Andrew’s Double Take: Afro Samurai

For the most part, Americans are learning to fall in love with Japanese influence and archetypes. Anime is steadily making its way into American mainstream culture.

 

Today there are a ton of memes and fan art depicting hip-hop superstars like XXXTentacion as Anime favorites such as Majin Buu or Naruto. Dragonball Z references are popping up everywhere from workout gear to an upcoming Adidas collaboration.

 

However, as popular as Anime gets in the United States it’s rarely ever influenced by Western Culture. Your standard Anime show features a hopeless main protagonist who goes from zero to hero, traditional Japanese garb (martial arts wear, wooden sandals, and oh so many headbands), and scenes that would make even the pickiest of eaters want to scarf down some ramen.

 

 

Afro Samurai is unique in this sense, as it is an Anime that took influence from hip-hop and African American Culture. From Afro Samurai’s Afro to the RZA (Wu-Tang Clan) 5-star production, Afro Samurai was a delicate yet ballsy hybridization of east and west. In case you haven’t watched Afro Samurai, do yourself a favor and buy a copy now.

 

And oh yeah, spoilers ahead.

 

Afros

Afro Samurai’s creator Takashi Okazaki often stated how cool he felt the Afro hairstyle was. When coming up with a concept for his own Anime, he liked the idea of an African American samurai with an Afro as his protagonist. Afro Samurai himself adorns not just any Afro, but a very stylized, over the top Afro. This, of course, leads to his Afro being pierced by swords and other weapons on more than one occasion. It constantly moves and dances about even when he’s standing still.

 

Ninja Ninja, Afro’s companion, has his own Afro, albeit a greyish white one. The look and feel of our main protagonists stand out drastically from the rest of the cast. Most of Afro’s assailants have long Japanese style hair dressed in a ponytail or some combination of cyber modification. The point is that every character other than Afro and Ninja Ninja look like they would fit right into your standard Japanese Anime or Manga.

 

Music Production

RZA of the legendary musical group Wu Tang Clan produced the backdrop and themes for the Afro Samurai series and all of its characters. Afro’s father, who is one of the older characters in the anime, is represented by a more old school soul and funk sound. Justice, the series’ main antagonist, has more of a rock and roll centered theme.

 

 

RZA has stated in behind the scenes interviews that Afro’s father being killed by Justice was like soul/funk being replaced by Rock N Roll. Afro’s eventual coming to grace and the fulfillment of his quest to avenge his father’s death represents Rock N Roll being replaced by Hip Hop. This order of events parallels the evolution of music in the West. As the main protagonist, Afro’s theme is heavily hip hop influenced.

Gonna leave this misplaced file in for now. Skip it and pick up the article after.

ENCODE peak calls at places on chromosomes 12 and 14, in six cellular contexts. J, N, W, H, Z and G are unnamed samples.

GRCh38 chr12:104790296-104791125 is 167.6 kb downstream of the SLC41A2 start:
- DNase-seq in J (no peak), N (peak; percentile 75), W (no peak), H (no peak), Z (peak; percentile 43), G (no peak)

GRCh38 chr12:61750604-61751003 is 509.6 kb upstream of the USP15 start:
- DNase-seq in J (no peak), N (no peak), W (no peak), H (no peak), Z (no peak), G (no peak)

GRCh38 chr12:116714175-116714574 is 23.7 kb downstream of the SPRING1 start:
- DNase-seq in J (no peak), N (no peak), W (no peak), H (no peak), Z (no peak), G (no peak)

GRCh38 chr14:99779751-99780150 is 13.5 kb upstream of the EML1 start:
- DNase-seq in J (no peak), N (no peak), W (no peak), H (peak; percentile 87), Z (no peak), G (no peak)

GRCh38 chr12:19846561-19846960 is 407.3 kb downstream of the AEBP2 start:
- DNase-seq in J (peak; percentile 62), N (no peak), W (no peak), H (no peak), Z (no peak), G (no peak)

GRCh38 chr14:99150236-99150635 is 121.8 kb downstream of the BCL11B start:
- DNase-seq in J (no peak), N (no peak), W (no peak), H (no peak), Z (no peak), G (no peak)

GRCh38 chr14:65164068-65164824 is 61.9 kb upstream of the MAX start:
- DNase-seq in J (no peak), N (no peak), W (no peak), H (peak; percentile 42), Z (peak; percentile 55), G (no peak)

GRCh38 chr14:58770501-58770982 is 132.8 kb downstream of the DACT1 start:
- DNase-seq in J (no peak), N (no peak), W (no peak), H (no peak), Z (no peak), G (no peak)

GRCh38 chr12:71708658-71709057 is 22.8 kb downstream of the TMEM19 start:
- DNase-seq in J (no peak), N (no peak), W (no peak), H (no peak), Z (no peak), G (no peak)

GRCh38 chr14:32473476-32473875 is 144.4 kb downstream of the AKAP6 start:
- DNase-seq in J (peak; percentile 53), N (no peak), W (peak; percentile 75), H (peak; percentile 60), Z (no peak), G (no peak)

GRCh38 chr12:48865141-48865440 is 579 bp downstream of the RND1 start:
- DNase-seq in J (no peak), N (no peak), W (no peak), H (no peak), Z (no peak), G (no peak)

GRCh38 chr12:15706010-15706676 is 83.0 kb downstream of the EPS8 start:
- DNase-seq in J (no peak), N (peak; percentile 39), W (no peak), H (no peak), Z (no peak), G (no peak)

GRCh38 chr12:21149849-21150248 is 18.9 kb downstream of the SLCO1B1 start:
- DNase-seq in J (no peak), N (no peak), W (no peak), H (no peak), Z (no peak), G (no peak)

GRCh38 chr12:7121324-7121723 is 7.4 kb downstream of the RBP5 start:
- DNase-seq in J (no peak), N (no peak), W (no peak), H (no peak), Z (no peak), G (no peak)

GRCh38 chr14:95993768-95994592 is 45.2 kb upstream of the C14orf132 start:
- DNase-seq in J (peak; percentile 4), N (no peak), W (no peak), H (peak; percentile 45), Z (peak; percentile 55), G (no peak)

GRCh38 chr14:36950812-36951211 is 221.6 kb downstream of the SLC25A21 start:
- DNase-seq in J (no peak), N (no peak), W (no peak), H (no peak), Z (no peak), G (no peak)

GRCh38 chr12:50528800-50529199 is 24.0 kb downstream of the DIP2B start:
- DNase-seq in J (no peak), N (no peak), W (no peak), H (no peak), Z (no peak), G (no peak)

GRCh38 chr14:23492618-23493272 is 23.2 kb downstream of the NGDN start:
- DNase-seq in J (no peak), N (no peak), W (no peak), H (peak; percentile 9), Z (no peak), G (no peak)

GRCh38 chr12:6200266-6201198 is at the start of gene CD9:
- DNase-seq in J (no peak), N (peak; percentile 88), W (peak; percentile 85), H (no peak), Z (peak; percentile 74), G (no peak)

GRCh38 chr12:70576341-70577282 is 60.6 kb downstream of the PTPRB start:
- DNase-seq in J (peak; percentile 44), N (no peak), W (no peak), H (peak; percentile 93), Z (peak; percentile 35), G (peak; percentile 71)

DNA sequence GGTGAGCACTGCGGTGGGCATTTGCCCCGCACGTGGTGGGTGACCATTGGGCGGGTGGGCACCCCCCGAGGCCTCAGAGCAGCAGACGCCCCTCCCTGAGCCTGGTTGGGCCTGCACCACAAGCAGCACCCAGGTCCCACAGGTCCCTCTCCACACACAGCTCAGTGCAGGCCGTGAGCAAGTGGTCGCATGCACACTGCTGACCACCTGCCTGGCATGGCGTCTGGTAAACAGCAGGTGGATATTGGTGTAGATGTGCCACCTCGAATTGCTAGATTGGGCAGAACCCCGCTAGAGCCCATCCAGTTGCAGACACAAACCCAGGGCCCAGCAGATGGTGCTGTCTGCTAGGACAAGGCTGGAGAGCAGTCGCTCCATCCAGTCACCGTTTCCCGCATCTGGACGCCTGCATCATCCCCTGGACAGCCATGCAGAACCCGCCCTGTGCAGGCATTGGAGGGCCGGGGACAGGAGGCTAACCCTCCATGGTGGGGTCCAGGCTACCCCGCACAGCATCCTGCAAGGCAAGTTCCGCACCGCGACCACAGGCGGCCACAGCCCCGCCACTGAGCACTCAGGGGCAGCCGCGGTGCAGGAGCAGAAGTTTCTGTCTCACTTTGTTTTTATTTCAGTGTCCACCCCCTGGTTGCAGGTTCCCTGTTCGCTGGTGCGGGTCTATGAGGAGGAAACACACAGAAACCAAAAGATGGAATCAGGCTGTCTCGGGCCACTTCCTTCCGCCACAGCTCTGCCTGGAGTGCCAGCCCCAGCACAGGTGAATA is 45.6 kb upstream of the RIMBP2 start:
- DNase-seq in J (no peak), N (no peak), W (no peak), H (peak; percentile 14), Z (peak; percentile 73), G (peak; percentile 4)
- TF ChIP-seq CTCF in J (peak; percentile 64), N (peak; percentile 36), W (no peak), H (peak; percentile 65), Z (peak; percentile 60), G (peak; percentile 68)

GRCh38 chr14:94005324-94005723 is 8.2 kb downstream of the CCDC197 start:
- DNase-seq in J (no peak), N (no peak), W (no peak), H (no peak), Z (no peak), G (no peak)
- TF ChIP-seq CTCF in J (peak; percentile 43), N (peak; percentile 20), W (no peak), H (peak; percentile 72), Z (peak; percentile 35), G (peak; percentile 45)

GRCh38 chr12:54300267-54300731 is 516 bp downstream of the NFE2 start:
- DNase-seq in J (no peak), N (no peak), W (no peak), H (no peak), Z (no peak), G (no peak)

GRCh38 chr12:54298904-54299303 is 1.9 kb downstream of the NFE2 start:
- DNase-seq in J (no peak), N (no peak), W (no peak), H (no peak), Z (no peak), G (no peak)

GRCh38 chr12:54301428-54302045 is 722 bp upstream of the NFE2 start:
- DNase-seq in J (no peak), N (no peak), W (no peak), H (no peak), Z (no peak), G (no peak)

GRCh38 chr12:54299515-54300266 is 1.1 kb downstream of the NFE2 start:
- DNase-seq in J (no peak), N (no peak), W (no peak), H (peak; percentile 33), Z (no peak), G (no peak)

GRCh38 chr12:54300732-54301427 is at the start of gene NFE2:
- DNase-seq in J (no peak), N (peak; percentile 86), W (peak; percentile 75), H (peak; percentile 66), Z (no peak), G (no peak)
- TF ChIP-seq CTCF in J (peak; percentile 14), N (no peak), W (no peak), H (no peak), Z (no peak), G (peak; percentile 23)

Japanese Writer influenced further by American Storytelling

Ninja Ninja was inspired by Alice and Wonderland’s Cheshire Cat. You can see the influence in Ninja Ninja’s devious smile and way of speaking in riddles. Ninja Ninja gawks at Afro’s short comings and jokes about his misfortune. Every step of the way, Ninja Ninja offers cryptic advice and often appears high in trees or upside down, fluttering about.

 

Justice, Afro’s arch nemesis, was also inspired by American storytelling. Justice dons a cowboy hat and two signature six shooter pistols, which clearly portrays the influence of the classic American Western Cowboy. In a way, the lawlessness associated with the quest for the number 1 headband (one of the Anime’s underlying stories) parallels that of the unpredictable and dangerous nature of the Wild Wild West.

 

 

A rogue cowboy with a sheriff complex would fit right into this Japanese land riddled with warriors competing to be number 1. In the Afro Samurai context of a modern yet feudal style Japan, he who wears the number 2 headband can challenge he who wears the number 1. He who wears the number 1, is a god amongst men.

 

Cast and Crew

The most notable of the cast would be none other than Samuel L. Jackson. He plays Afro Samurai AND Ninja Ninja. Talk about talent. Jackson’s role as Afro might not delve too far from a traditional Anime anti-hero with little to say and no care outside of revenge, but Afro Afro is the quintessential embodiment of African American Popular Culture.

“Add one more body to the body toll

May God rest this poor bastard’s soul”

 

As you can see, Ninja Ninja has bars as he playfully rhymes a prayer of sorts over one of Afro’s many casualties. His quips and exaggerations of words like “daaaaaaaaaamn” as well as his overuse of swear words carry a swagger you would typically never find in a Japanese Anime. Ninja Ninja even describes the busty figure and bosom of a Japanese girl who helps Afro recover from a more serious battle when he says, “Admit it, you wanna tap that booty”.

 

 

Never Forget

Never forget that some Japanese nerd who loved hip-hop, soul train, and afros made one of the most bad ass Anime series of all time. Just imagine the gumption Takashi must have had to approach American producers, hip hop artists, and actors with his crazy idea.

 

Thank goodness we embraced him with open arms and worked hard to bring his fantasy to life. As more and more Anime shows flood the market I would personally love to see more innovative pairing of Eastern and Western cultures when it comes to these hyper stylized cartoons.

 

You hear that Japan? Instead of making the 135th episode of Dragonball Super and giving Goku yet another new form, take some inspiration from the West!

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